2020 Land Rover Range Rover Review

2020 Land Rover Range Rover Review
  • Inimitable elegance
  • Serious off-road capability
  • Bevy of powertrains
  • Luxury ride
  • Eye-bulging price, at the top end
  • Unintuitive infotainment
  • Poor fuel economy, even in hybrids
  • The mid-level HSE does the best job of balancing prudence with extravagance; we'd pass on the hybrid drivetrains, though the diesel has its appeal.
The Range Rover may have lost the crown of "most expensive SUV" to Bentley or Rolls-Royce, but it still sets the bar for style and class.

The 2020 Land Rover Range Rover is the latest in a long line of icons. Its styling has evolved at about the pace of rhinos, alligators, and the Porsche 911. That could be seen as a criticism when applied to other cars, but it’s not the case here—the Range Rover aesthetic has been near-perfect since its debut in 1972.

The lure is more than style, though. The 2020 Land Rover Range Rover also has go-anywhere capability and enough Old World in the interior to satisfy any royal family, even yours. With the right powertrain, it'll get you where you're going with effortless haste.

There aren’t many vehicles we test that are so well-rounded, which is why we've given it one of our highest ratings at 7.8 out of 10 overall.

The interior in the Range Rover speaks of taste and restraint. It isn't flashy, but it is exceedingly well done, a tasteful selection of color and material thoughtfully arranged with high-society style. Two screens simplify the center console and further pare down the minimalistic trappings, but the sleek interface comes with a steep learning curve. Standard equipment is plentiful but if you want more goodies just take a peek at the options sheet. Choices range from upholstery upgrades to custom paint shades.

Where Range Rover doesn't show restraint is under the hood. There's a goody bag of powertrains available, including Land Rover's excellent 5.0 V-8. Other choices include a turbodiesel and a plug-in hybrid. Whatever your preferred choice of combustion may be, it's likely available for the Range Rover.

You can't talk about a Range Rover without mentioning its impressive off-road chops. Yes, the only dirt most of these see is the gossip owners share with their passengers. But Range Rover hasn't forgotten its roots, and massive capability is present and accounted for even on base models. Full-time four-wheel drive is standard, as are multiple drive modes for various conditions. Optional equipment includes a trail-speed cruise control, electronically locking differentials, and other tech-based solutions to the age-old problem of impassable terrain. Opt for all of it and the resulting tab will be a big one—but you'll be able to go anywhere with ease.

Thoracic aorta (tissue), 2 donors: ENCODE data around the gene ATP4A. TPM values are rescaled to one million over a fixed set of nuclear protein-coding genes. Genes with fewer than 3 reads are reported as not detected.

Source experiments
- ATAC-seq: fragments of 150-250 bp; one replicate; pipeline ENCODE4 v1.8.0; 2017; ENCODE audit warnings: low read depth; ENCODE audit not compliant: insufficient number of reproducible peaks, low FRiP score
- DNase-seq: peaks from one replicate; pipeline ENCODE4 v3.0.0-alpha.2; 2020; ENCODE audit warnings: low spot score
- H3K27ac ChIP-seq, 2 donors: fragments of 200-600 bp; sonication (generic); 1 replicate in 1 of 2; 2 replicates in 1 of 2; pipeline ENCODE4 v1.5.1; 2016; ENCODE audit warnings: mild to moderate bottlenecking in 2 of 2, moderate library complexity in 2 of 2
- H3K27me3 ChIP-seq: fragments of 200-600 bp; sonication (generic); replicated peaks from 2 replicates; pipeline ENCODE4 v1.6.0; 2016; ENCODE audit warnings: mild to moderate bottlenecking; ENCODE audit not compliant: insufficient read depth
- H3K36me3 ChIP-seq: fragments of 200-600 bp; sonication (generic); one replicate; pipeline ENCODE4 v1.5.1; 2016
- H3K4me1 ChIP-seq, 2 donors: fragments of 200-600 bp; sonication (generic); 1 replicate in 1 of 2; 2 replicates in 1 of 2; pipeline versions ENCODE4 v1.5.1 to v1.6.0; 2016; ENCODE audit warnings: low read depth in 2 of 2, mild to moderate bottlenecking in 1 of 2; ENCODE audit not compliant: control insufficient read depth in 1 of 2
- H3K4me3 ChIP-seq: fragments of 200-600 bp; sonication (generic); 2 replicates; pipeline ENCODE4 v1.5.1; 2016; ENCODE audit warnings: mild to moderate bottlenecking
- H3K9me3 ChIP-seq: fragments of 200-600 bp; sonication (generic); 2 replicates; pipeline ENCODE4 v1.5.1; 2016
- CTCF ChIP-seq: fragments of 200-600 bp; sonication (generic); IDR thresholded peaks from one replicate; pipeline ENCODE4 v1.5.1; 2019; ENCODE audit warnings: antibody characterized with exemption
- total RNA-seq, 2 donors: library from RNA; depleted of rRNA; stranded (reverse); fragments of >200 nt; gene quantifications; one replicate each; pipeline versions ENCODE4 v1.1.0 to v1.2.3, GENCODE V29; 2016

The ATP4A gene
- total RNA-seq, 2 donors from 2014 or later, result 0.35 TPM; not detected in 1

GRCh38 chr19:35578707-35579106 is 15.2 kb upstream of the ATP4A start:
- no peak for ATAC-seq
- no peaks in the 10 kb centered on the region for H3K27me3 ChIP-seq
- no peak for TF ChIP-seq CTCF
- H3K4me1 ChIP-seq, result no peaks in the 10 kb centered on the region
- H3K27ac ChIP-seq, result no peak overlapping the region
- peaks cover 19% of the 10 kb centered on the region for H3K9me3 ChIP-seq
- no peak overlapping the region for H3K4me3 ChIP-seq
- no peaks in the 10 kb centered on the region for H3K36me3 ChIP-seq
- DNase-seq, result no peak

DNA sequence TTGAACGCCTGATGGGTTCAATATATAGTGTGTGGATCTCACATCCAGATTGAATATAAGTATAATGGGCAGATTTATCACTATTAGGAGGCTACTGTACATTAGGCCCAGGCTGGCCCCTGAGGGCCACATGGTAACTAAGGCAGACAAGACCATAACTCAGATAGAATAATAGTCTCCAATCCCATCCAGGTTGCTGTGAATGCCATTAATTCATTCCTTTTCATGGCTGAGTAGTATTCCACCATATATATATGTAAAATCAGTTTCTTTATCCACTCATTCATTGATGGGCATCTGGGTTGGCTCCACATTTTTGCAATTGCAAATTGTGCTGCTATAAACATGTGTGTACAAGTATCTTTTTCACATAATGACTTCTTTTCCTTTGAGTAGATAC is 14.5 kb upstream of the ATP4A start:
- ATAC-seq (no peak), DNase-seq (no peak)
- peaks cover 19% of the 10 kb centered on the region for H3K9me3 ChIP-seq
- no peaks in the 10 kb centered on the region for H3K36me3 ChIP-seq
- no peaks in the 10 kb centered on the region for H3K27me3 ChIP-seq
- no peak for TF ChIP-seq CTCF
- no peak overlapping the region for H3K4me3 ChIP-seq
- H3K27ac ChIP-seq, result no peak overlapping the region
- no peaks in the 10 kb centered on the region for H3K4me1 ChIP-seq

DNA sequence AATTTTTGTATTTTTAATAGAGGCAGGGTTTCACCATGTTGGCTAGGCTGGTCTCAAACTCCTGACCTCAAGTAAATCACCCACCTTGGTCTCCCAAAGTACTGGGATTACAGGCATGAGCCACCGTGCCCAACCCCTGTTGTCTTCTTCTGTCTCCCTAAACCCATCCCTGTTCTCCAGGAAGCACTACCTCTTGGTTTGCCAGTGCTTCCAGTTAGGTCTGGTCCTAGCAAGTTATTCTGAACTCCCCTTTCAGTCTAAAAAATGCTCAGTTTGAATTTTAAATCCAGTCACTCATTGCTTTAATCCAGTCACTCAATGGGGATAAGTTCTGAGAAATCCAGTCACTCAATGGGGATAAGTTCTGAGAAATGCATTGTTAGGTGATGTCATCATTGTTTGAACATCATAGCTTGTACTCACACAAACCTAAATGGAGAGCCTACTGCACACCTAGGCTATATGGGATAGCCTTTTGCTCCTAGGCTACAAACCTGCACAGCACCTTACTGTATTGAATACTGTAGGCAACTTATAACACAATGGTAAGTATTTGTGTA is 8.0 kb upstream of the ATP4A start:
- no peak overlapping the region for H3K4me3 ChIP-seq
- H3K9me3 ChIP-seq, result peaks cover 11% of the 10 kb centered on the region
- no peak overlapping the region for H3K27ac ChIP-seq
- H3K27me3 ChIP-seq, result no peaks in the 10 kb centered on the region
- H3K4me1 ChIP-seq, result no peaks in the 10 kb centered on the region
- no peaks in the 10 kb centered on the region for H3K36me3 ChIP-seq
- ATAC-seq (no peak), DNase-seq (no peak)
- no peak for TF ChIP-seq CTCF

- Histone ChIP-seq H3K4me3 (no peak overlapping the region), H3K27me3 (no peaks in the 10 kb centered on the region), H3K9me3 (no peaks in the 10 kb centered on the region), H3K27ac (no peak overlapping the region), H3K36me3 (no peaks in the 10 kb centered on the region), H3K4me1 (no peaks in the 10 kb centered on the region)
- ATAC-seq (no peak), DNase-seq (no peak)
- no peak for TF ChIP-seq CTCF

Dapper duds that only seem to look better with each passing year is the hallmark of the stately and definitive Range Rover.

As any purveyor of fine goods will tell you, timeless style is one of the imminent attributes of high quality. The Range Rover’s exclusive, instantly recognizable style earns it a 9 out of 10 on our scale.

Fifty years in, the public is still enamored with the shape, and so are we. Land Rover has walked the line between heritage and progress better than most, thanks to a focus on the elemental rather than the glitzy jewelry. There's not a single excess detail on the flanks or fascias of the Range Rover. The look is all in the restraint.

It comes off as blocky and angular, but the designers have weaved in subtle curves and flowing shapes to give this upright Range Rover the premise of motion and flow. The subtle downward-sloping roofline, trim sides, and even the shape and look of the LED headlights and taillights all help turn this big brick into the quintessential British SUV.
2020 Land Rover Range Rover Review
The interior continues the pared-down theme. A horizontally oriented dashboard eschews glitter and detail for a simplified, almost Scandinavian look. Dual 10.0-inch touchscreens dominate the center stack. The upper screen is for infotainment; the lower for climate and traction modes. Move away from the screens and you'll find plenty of real wood trim and supple leather surfaces. The whole effect is pleasing, serene, and elegant.


The breadth of engine choices along with off-road competence make the Range Rover a force to be reckoned with.

Aside from its design, the Range Rover's greatest asset lies in its bandwidth of performance. On road, it's an S-Class with four-wheel drive. Off road it's a Wrangler Rubicon. Few other SUVs are as versatile without compromise, and that earns it a 9 out of 10.